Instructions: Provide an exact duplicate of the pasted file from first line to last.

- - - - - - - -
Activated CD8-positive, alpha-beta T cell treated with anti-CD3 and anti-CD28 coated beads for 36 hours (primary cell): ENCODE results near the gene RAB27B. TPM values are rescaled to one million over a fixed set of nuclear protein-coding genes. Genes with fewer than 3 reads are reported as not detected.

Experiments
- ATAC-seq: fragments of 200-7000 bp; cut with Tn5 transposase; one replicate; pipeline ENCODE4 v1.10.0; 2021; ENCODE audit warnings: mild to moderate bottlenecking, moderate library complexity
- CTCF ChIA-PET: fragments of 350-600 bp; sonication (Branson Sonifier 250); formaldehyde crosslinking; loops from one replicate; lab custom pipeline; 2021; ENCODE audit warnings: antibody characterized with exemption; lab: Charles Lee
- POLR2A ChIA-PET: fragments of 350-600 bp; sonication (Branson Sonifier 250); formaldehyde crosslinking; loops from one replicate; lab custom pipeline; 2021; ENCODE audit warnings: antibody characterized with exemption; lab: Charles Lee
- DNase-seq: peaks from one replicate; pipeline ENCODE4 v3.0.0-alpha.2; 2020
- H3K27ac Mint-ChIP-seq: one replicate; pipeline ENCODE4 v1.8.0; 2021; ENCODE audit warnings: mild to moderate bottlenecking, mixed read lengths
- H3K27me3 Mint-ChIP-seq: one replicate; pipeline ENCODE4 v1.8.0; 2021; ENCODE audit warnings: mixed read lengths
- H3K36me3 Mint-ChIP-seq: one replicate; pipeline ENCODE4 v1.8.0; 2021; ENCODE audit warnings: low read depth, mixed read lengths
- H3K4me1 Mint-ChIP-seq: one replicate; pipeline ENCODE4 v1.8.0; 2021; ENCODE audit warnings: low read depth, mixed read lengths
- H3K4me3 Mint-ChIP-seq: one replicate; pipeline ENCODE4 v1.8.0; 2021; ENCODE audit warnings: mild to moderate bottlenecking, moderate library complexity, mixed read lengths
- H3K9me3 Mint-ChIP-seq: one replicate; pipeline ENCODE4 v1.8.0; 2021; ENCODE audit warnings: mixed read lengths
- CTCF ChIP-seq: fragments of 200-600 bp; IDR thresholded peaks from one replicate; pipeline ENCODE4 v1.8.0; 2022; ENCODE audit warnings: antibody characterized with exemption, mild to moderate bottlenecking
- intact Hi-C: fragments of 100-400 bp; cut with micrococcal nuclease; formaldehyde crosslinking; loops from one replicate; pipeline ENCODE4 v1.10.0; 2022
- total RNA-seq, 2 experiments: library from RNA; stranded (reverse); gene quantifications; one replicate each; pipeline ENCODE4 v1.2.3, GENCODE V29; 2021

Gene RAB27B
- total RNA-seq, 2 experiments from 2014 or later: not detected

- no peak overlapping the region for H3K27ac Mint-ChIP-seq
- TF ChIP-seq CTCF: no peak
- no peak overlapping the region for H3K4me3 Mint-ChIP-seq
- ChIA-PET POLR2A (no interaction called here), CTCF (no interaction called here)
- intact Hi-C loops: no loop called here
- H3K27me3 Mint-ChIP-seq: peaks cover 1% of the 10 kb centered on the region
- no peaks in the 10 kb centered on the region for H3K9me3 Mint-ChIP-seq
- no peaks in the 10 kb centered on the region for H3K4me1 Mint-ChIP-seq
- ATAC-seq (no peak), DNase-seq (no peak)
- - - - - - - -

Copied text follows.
Activated CD8-positive, alpha-beta T cell treated with anti-CD3 and anti-CD28 coated beads for 36 hours (primary cell): ENCODE results near the gene RAB27B. TPM values are rescaled to one million over a fixed set of nuclear protein-coding genes. Genes with fewer than 3 reads are reported as not detected.

Experiments
- ATAC-seq: fragments of 200-7000 bp; cut with Tn5 transposase; one replicate; pipeline ENCODE4 v1.10.0; 2021; ENCODE audit warnings: mild to moderate bottlenecking, moderate library complexity
- CTCF ChIA-PET: fragments of 350-600 bp; sonication (Branson Sonifier 250); formaldehyde crosslinking; loops from one replicate; lab custom pipeline; 2021; ENCODE audit warnings: antibody characterized with exemption; lab: Charles Lee
- POLR2A ChIA-PET: fragments of 350-600 bp; sonication (Branson Sonifier 250); formaldehyde crosslinking; loops from one replicate; lab custom pipeline; 2021; ENCODE audit warnings: antibody characterized with exemption; lab: Charles Lee
- DNase-seq: peaks from one replicate; pipeline ENCODE4 v3.0.0-alpha.2; 2020
- H3K27ac Mint-ChIP-seq: one replicate; pipeline ENCODE4 v1.8.0; 2021; ENCODE audit warnings: mild to moderate bottlenecking, mixed read lengths
- H3K27me3 Mint-ChIP-seq: one replicate; pipeline ENCODE4 v1.8.0; 2021; ENCODE audit warnings: mixed read lengths
- H3K36me3 Mint-ChIP-seq: one replicate; pipeline ENCODE4 v1.8.0; 2021; ENCODE audit warnings: low read depth, mixed read lengths
- H3K4me1 Mint-ChIP-seq: one replicate; pipeline ENCODE4 v1.8.0; 2021; ENCODE audit warnings: low read depth, mixed read lengths
- H3K4me3 Mint-ChIP-seq: one replicate; pipeline ENCODE4 v1.8.0; 2021; ENCODE audit warnings: mild to moderate bottlenecking, moderate library complexity, mixed read lengths
- H3K9me3 Mint-ChIP-seq: one replicate; pipeline ENCODE4 v1.8.0; 2021; ENCODE audit warnings: mixed read lengths
- CTCF ChIP-seq: fragments of 200-600 bp; IDR thresholded peaks from one replicate; pipeline ENCODE4 v1.8.0; 2022; ENCODE audit warnings: antibody characterized with exemption, mild to moderate bottlenecking
- intact Hi-C: fragments of 100-400 bp; cut with micrococcal nuclease; formaldehyde crosslinking; loops from one replicate; pipeline ENCODE4 v1.10.0; 2022
- total RNA-seq, 2 experiments: library from RNA; stranded (reverse); gene quantifications; one replicate each; pipeline ENCODE4 v1.2.3, GENCODE V29; 2021

Gene RAB27B
- total RNA-seq, 2 experiments from 2014 or later: not detected

- no peak overlapping the region for H3K27ac Mint-ChIP-seq
- TF ChIP-seq CTCF: no peak
- no peak overlapping the region for H3K4me3 Mint-ChIP-seq
- ChIA-PET POLR2A (no interaction called here), CTCF (no interaction called here)
- intact Hi-C loops: no loop called here
- H3K27me3 Mint-ChIP-seq: peaks cover 1% of the 10 kb centered on the region
- no peaks in the 10 kb centered on the region for H3K9me3 Mint-ChIP-seq
- no peaks in the 10 kb centered on the region for H3K4me1 Mint-ChIP-seq
- ATAC-seq (no peak), DNase-seq (no peak)